You will typically receive your electric bill from your local utility every 28-32 days, depending on when your utility reads your electric meter. Your bill includes the energy charge for your usage (charged by your provider) and operational costs (charged by your local utility) associated with providing electricity to your home.
If you are a Direct Energy customer, you will still receive your bill directly from your local utility. You will usually see Direct Energy as a line item on your bill under "supply" or "generation services".
You will usually pay your electric bill through your local utility even if you have opted to buy your electricity from a competitive provider like Direct Energy, so contact your utility to for information on your available payment options.
The amount of your electric bill will vary based primarily on your electricity usage. There are two major parts to your electric bill: the charges for the electricity you use in your home, and your utility or delivery charges, which cover the operational costs of delivering electricity to your home. The utility charges are the same for all residents in that utility's service area. You can calculate your bill by adding up the electricity usage and utility costs.
Electricity regulators in your state may require electric suppliers to create and display documents detailing information for each of their electric plans. These documents provide vital insights like the rate, term length, fees and other stipulations. You can use them as tool to help you compare potential costs of a plan against your current bills, and also against other electricity plans you may be considering.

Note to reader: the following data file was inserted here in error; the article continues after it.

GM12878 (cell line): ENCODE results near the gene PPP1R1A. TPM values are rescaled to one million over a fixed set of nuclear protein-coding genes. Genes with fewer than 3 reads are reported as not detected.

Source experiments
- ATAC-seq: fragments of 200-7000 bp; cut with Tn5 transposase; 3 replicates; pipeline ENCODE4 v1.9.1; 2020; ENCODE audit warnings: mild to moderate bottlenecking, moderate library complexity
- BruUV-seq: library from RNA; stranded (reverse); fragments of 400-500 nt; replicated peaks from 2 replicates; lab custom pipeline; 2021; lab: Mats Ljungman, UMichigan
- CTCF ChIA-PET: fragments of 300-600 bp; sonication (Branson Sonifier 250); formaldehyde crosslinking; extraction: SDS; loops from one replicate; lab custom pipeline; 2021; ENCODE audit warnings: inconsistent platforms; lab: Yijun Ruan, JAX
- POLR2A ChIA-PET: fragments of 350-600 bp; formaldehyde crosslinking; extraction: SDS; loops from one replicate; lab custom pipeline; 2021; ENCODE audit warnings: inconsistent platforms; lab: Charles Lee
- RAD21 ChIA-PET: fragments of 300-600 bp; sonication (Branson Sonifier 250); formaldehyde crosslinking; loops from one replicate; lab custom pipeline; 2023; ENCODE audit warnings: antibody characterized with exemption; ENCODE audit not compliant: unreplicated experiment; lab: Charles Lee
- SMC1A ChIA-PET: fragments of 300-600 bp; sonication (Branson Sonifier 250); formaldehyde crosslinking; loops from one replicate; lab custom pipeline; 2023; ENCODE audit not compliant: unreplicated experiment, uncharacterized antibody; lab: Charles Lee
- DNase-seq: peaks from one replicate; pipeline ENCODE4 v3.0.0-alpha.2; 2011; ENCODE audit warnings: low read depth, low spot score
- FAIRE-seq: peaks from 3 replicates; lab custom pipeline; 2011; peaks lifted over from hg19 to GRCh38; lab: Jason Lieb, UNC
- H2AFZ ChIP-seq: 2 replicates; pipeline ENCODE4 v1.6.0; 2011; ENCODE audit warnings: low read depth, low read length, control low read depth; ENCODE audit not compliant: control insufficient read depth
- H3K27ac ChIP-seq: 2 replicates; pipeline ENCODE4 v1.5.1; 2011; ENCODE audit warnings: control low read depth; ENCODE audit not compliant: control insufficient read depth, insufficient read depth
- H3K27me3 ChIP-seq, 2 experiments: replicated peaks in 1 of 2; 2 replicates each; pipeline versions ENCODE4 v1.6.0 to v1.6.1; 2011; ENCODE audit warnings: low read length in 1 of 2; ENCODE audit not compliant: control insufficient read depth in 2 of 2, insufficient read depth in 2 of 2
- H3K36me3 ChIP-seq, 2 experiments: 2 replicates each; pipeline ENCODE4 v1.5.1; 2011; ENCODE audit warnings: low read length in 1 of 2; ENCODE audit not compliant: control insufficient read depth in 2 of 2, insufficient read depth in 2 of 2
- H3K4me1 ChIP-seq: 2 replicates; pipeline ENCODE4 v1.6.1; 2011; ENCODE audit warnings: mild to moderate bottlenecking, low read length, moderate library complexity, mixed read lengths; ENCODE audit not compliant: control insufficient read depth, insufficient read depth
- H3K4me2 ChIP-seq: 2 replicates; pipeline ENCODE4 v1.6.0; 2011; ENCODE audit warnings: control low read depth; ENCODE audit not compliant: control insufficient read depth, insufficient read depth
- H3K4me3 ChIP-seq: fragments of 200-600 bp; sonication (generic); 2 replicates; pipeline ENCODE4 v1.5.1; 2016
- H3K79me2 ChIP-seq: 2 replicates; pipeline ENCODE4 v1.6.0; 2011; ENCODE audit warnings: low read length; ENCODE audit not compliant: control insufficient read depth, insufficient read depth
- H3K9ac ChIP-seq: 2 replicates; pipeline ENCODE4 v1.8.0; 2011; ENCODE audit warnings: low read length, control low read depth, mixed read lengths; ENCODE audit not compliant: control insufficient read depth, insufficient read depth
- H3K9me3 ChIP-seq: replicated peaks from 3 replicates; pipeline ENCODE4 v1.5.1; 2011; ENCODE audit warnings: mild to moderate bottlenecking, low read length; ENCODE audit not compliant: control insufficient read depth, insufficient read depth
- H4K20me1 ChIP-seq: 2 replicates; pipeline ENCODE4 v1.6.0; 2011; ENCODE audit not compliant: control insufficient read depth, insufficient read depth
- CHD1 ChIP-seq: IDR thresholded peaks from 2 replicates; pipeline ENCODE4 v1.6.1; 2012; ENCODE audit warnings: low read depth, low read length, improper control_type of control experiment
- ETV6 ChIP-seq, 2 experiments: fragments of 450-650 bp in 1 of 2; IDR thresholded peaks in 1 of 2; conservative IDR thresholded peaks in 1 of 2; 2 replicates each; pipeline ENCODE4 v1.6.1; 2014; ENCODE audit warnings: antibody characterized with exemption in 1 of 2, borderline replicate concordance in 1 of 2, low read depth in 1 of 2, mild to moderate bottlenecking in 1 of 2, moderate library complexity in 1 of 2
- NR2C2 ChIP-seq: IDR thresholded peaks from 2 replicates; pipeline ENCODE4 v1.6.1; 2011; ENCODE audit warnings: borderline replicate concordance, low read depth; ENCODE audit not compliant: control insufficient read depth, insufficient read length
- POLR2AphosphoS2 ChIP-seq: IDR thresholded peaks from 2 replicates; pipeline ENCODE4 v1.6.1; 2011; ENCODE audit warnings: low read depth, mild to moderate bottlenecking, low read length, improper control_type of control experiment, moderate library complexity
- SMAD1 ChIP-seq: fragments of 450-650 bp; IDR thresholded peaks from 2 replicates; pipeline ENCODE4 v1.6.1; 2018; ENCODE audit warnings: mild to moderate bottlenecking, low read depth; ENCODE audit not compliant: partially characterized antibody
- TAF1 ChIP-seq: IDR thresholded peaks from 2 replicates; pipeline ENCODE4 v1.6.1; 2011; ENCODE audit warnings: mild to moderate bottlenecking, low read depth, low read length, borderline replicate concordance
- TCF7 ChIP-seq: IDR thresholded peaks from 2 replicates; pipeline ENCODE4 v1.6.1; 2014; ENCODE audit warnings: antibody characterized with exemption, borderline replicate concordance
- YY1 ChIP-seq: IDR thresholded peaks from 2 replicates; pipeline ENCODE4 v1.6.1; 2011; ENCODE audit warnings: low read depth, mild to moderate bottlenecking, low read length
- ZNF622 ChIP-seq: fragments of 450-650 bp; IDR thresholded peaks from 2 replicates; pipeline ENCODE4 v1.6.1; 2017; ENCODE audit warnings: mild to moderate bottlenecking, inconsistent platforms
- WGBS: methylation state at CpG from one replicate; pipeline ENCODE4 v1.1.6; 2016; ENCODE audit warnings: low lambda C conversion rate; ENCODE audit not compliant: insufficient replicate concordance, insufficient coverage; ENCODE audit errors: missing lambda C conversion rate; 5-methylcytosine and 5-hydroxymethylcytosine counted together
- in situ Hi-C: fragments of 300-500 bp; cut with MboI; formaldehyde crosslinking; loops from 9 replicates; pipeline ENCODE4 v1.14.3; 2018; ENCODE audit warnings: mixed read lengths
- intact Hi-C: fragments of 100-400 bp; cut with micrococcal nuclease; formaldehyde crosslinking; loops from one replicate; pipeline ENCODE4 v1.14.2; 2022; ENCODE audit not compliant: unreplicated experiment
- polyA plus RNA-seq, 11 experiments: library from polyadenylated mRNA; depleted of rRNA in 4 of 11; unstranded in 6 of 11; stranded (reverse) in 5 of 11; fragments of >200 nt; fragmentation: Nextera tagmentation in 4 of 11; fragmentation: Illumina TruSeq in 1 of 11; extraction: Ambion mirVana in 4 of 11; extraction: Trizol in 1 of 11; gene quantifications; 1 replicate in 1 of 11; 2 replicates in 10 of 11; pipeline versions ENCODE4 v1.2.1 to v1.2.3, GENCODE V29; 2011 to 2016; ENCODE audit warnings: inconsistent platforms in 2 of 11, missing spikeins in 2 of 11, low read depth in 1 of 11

We have a variety of electricity plans to help meet the needs of your home and family. Our fixed-rate plans allow you to lock in an electricity rate for a term length of your choosing and get protection from market price fluctuations.
Check out our Moving Hub for moving checklists, buying and renting guides, moving out of state and other tips on how you can have a stress-free move.
Smart electric meters are becoming the new standard in electric metering. They provide valuable benefits like the ability to turn on electricity more quickly and track your use more closely, and the opportunity to sign up for time-of-use electric plans, which allow you to get free electricity at certain times.
We'll notify you at least 30 days before your contract expires and give you the opportunity to explore your new plan options. If you don't choose a new Direct Energy plan or switch providers before your contract expires, we'll put you on another plan with us. Don't worry – you'll be notified beforehand of the plan rate and details.
We have a variety of electricity rates and plans so you can find the best one for your home.